Immigration is a significant life transition, which impacts family dynamics at multiple levels. Using hierarchical multiple regression, the present study examined 132 Middle Eastern married immigrants` experiences of the association between socio-demographic characteristics and acculturative stress and between acculturative stress, social support, and marital distress. Via online and paper-pencil surveys, participants completed demographic questions, the Revised Dyadic Adjustment Scale (RDAS) (Busby et al., 1995), the Social, Attitudinal, Familial, and Environmental (SAFE) Scale (Mena, Padilla, & Maldonado, 1987), and the Multidimensional Scale of Perceived Social Support (MSPSS) (Zimet, Dahlem, Zimet, & Farley, 1988). Results revealed that participants with longer years of residence in the U.S. and higher income levels reported less acculturative stress. Social support moderated the impact of acculturative distress on marital distress and participants with medium and high levels of social support experienced less acculturative stress compared to participants with low level of social support. Recommendations for future research and clinical interventions that facilitate Middle Eastern immigrant couples’ cultural adjustment are provided.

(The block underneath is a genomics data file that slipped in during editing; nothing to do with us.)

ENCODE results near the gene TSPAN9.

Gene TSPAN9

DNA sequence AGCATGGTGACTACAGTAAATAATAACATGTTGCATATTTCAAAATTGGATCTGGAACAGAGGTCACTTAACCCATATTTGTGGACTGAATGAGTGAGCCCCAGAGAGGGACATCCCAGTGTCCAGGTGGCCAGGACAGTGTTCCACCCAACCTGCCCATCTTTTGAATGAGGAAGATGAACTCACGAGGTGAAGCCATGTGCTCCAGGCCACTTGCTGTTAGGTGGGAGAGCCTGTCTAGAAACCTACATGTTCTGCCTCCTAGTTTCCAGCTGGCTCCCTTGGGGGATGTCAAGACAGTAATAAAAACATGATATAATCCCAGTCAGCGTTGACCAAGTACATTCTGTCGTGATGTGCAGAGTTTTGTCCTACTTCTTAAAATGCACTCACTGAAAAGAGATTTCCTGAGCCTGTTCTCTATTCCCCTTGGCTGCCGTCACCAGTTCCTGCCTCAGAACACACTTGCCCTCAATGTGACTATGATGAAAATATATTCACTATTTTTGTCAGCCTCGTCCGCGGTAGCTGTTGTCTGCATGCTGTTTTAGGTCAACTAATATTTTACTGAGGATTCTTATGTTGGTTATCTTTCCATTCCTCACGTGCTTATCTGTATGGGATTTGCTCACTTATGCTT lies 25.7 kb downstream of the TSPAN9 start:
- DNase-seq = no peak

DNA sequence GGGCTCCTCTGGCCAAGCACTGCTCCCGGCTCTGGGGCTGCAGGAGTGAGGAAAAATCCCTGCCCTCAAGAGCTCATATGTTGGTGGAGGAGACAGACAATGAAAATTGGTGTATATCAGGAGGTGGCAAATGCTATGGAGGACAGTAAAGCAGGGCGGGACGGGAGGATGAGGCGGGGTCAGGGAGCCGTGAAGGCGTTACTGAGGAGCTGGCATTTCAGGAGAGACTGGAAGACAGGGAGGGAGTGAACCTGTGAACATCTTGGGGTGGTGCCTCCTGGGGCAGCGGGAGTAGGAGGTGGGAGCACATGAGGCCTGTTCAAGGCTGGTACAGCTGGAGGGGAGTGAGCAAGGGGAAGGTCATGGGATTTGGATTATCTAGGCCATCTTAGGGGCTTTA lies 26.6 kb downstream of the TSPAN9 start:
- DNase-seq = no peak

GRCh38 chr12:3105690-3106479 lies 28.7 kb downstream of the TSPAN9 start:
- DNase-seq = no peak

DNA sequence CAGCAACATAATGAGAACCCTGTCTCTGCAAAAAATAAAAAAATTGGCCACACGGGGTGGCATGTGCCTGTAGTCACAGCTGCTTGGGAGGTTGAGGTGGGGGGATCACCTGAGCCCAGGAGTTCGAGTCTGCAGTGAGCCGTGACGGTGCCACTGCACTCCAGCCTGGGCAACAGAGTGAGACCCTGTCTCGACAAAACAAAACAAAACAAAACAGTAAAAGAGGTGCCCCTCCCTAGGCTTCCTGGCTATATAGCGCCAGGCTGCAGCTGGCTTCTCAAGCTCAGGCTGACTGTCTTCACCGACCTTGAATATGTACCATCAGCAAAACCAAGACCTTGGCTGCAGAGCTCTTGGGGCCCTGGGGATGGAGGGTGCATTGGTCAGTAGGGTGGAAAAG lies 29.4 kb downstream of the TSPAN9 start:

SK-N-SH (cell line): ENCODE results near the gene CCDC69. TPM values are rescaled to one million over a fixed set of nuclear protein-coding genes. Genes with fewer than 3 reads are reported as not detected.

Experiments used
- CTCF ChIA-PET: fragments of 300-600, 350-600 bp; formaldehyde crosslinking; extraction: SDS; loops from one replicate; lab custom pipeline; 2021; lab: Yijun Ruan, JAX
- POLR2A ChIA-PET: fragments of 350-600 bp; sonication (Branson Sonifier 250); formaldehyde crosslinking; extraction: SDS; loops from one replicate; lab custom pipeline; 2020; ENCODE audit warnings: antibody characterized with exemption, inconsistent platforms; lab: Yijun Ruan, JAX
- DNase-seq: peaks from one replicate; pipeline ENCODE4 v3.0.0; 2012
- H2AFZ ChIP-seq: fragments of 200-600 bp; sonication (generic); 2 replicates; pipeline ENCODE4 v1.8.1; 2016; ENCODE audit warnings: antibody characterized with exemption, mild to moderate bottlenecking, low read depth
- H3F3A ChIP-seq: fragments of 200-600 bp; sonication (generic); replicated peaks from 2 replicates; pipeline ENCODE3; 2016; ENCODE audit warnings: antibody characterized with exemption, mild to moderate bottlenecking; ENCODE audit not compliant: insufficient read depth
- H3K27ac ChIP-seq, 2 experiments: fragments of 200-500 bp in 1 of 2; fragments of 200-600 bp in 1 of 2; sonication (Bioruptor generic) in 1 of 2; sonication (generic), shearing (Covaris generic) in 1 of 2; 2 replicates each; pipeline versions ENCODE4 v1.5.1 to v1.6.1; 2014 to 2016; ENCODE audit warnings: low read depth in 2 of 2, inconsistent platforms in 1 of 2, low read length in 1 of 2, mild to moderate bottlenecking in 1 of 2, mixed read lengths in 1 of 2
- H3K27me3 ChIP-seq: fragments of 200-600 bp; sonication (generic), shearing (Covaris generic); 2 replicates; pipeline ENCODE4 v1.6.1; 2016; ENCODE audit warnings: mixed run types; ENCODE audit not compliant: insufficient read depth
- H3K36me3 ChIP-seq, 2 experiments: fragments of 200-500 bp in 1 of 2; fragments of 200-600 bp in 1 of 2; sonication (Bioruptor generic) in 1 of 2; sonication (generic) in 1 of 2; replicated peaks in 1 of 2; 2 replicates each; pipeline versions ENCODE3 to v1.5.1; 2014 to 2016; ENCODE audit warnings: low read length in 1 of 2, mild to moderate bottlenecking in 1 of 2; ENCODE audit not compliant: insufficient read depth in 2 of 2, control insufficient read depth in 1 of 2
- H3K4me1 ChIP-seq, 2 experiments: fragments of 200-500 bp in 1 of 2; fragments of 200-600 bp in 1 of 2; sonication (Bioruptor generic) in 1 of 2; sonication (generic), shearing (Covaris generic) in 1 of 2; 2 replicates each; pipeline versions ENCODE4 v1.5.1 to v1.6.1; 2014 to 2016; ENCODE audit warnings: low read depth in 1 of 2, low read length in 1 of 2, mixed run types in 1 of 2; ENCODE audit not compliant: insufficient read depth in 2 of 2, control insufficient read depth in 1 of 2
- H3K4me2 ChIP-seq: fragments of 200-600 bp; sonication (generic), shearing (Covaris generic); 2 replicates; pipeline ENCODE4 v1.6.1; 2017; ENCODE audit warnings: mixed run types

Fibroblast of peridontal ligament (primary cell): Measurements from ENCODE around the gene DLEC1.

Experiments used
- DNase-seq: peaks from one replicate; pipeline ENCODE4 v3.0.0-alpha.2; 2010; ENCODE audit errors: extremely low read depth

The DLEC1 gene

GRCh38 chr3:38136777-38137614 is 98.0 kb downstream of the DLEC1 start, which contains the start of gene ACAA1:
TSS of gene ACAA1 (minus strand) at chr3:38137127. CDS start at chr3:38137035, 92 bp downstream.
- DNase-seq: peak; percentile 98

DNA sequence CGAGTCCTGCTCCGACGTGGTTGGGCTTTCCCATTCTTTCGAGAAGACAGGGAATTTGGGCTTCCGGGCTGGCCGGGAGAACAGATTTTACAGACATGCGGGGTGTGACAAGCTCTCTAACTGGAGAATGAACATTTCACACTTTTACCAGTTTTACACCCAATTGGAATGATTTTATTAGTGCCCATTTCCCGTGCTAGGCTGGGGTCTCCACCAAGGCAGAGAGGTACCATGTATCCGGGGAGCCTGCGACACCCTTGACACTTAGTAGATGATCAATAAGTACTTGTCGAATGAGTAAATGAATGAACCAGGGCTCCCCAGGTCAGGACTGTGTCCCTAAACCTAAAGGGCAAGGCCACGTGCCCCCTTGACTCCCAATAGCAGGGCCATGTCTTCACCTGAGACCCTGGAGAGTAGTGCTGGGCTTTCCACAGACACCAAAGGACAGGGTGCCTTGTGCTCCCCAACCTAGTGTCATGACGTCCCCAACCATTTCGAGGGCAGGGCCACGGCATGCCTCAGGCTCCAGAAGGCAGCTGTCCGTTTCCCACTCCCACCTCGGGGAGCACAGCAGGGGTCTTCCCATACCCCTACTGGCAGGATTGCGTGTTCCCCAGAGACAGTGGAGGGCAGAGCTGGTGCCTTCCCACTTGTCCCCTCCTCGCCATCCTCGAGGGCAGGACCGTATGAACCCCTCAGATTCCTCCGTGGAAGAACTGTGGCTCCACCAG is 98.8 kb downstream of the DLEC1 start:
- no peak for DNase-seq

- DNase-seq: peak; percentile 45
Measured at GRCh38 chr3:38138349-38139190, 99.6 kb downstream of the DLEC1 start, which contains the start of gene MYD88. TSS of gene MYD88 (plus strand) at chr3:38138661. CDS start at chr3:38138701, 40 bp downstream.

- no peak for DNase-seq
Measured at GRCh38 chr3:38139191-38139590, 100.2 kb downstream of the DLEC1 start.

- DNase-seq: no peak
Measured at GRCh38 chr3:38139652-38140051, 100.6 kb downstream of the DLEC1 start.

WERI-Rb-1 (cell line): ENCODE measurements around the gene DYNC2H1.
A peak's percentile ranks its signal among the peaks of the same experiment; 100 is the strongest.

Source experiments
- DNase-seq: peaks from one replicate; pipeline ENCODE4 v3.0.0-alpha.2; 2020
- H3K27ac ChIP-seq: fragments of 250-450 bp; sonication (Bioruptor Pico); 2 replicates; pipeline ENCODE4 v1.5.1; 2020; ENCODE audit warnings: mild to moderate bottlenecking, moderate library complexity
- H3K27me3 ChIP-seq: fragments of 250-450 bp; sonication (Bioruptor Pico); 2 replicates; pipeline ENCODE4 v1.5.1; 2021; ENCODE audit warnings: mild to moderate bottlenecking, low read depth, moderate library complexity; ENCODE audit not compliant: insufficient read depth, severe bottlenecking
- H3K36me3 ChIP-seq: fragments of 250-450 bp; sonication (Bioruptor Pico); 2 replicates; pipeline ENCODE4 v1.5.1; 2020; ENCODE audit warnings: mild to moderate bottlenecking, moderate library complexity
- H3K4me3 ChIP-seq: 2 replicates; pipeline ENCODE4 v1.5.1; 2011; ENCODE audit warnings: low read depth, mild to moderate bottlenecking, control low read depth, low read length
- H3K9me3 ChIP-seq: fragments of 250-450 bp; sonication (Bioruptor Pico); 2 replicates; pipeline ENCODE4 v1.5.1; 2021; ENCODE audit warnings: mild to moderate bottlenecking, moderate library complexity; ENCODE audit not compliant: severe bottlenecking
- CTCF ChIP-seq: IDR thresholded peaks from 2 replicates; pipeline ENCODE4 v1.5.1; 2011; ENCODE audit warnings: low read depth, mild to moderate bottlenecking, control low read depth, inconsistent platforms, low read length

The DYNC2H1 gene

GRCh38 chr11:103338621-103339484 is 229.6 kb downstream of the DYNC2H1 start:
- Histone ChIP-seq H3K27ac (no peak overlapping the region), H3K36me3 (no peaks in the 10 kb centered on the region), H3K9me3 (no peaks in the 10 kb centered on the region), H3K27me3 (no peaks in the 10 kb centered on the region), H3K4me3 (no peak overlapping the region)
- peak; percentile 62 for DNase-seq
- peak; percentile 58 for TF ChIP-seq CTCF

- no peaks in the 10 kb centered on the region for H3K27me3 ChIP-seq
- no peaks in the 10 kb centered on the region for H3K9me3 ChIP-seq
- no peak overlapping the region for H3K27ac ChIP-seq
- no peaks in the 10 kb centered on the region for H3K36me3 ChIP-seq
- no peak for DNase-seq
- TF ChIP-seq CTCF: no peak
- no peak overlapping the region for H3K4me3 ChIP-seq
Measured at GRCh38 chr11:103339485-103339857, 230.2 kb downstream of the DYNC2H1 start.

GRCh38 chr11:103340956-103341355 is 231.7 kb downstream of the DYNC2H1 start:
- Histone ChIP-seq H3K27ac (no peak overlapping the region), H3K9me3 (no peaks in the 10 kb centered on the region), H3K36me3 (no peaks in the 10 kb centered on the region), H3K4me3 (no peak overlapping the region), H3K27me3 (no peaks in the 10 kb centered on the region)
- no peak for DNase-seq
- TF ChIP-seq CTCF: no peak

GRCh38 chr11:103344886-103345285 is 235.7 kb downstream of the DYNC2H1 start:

University of Minnesota Ph.D. dissertation. July 2016. Major: Family Social Science. Advisor: Catherine Solheim. 1 computer file (PDF); iv, 86 pages.
The Impact of Acculturative Stress on Marital Distress among Middle Eastern Immigrants: Measuring Social Support as a Moderator.
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